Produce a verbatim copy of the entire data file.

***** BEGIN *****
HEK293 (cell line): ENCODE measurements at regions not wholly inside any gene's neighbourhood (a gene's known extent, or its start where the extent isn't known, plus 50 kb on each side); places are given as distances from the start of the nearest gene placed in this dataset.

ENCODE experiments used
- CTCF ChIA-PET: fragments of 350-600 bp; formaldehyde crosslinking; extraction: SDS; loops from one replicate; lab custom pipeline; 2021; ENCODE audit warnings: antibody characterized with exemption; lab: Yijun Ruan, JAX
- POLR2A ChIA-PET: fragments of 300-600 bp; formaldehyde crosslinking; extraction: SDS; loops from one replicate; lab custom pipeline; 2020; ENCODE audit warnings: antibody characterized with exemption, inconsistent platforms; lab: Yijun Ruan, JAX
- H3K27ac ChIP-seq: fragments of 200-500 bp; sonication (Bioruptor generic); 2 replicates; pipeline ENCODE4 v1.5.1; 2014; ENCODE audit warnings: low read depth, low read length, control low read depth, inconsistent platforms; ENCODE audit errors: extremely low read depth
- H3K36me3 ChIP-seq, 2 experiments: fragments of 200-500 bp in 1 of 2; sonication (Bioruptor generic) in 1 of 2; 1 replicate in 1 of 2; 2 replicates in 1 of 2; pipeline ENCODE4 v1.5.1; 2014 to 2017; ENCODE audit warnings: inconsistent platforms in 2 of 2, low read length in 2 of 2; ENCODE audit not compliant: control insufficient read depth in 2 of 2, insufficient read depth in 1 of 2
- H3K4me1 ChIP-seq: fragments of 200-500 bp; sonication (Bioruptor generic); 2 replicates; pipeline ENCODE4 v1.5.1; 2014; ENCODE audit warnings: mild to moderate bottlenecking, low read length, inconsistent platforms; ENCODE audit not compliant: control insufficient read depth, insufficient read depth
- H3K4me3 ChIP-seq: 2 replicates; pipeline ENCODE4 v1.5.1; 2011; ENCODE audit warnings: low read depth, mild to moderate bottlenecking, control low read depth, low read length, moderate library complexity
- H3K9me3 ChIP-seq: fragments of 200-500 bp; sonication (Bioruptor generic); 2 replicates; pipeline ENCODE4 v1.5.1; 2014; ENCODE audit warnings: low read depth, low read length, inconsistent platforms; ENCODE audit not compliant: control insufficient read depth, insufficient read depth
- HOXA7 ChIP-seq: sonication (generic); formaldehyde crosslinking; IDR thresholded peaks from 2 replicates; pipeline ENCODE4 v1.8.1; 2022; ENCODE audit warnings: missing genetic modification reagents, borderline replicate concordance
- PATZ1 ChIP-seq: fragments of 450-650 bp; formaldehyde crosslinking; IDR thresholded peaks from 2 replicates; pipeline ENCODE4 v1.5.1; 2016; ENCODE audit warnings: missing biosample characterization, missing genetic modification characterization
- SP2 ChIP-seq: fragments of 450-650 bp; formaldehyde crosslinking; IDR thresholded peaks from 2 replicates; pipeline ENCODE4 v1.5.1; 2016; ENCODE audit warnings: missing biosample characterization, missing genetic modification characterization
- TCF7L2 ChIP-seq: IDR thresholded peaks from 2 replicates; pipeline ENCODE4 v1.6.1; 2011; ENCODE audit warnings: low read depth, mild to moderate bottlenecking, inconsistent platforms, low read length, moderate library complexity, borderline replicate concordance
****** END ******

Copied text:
HEK293 (cell line): ENCODE measurements at regions not wholly inside any gene's neighbourhood (a gene's known extent, or its start where the extent isn't known, plus 50 kb on each side); places are given as distances from the start of the nearest gene placed in this dataset.

ENCODE experiments used
- CTCF ChIA-PET: fragments of 350-600 bp; formaldehyde crosslinking; extraction: SDS; loops from one replicate; lab custom pipeline; 2021; ENCODE audit warnings: antibody characterized with exemption; lab: Yijun Ruan, JAX
- POLR2A ChIA-PET: fragments of 300-600 bp; formaldehyde crosslinking; extraction: SDS; loops from one replicate; lab custom pipeline; 2020; ENCODE audit warnings: antibody characterized with exemption, inconsistent platforms; lab: Yijun Ruan, JAX
- H3K27ac ChIP-seq: fragments of 200-500 bp; sonication (Bioruptor generic); 2 replicates; pipeline ENCODE4 v1.5.1; 2014; ENCODE audit warnings: low read depth, low read length, control low read depth, inconsistent platforms; ENCODE audit errors: extremely low read depth
- H3K36me3 ChIP-seq, 2 experiments: fragments of 200-500 bp in 1 of 2; sonication (Bioruptor generic) in 1 of 2; 1 replicate in 1 of 2; 2 replicates in 1 of 2; pipeline ENCODE4 v1.5.1; 2014 to 2017; ENCODE audit warnings: inconsistent platforms in 2 of 2, low read length in 2 of 2; ENCODE audit not compliant: control insufficient read depth in 2 of 2, insufficient read depth in 1 of 2
- H3K4me1 ChIP-seq: fragments of 200-500 bp; sonication (Bioruptor generic); 2 replicates; pipeline ENCODE4 v1.5.1; 2014; ENCODE audit warnings: mild to moderate bottlenecking, low read length, inconsistent platforms; ENCODE audit not compliant: control insufficient read depth, insufficient read depth
- H3K4me3 ChIP-seq: 2 replicates; pipeline ENCODE4 v1.5.1; 2011; ENCODE audit warnings: low read depth, mild to moderate bottlenecking, control low read depth, low read length, moderate library complexity
- H3K9me3 ChIP-seq: fragments of 200-500 bp; sonication (Bioruptor generic); 2 replicates; pipeline ENCODE4 v1.5.1; 2014; ENCODE audit warnings: low read depth, low read length, inconsistent platforms; ENCODE audit not compliant: control insufficient read depth, insufficient read depth
- HOXA7 ChIP-seq: sonication (generic); formaldehyde crosslinking; IDR thresholded peaks from 2 replicates; pipeline ENCODE4 v1.8.1; 2022; ENCODE audit warnings: missing genetic modification reagents, borderline replicate concordance
- PATZ1 ChIP-seq: fragments of 450-650 bp; formaldehyde crosslinking; IDR thresholded peaks from 2 replicates; pipeline ENCODE4 v1.5.1; 2016; ENCODE audit warnings: missing biosample characterization, missing genetic modification characterization
- SP2 ChIP-seq: fragments of 450-650 bp; formaldehyde crosslinking; IDR thresholded peaks from 2 replicates; pipeline ENCODE4 v1.5.1; 2016; ENCODE audit warnings: missing biosample characterization, missing genetic modification characterization
- TCF7L2 ChIP-seq: IDR thresholded peaks from 2 replicates; pipeline ENCODE4 v1.6.1; 2011; ENCODE audit warnings: low read depth, mild to moderate bottlenecking, inconsistent platforms, low read length, moderate library complexity, borderline replicate concordance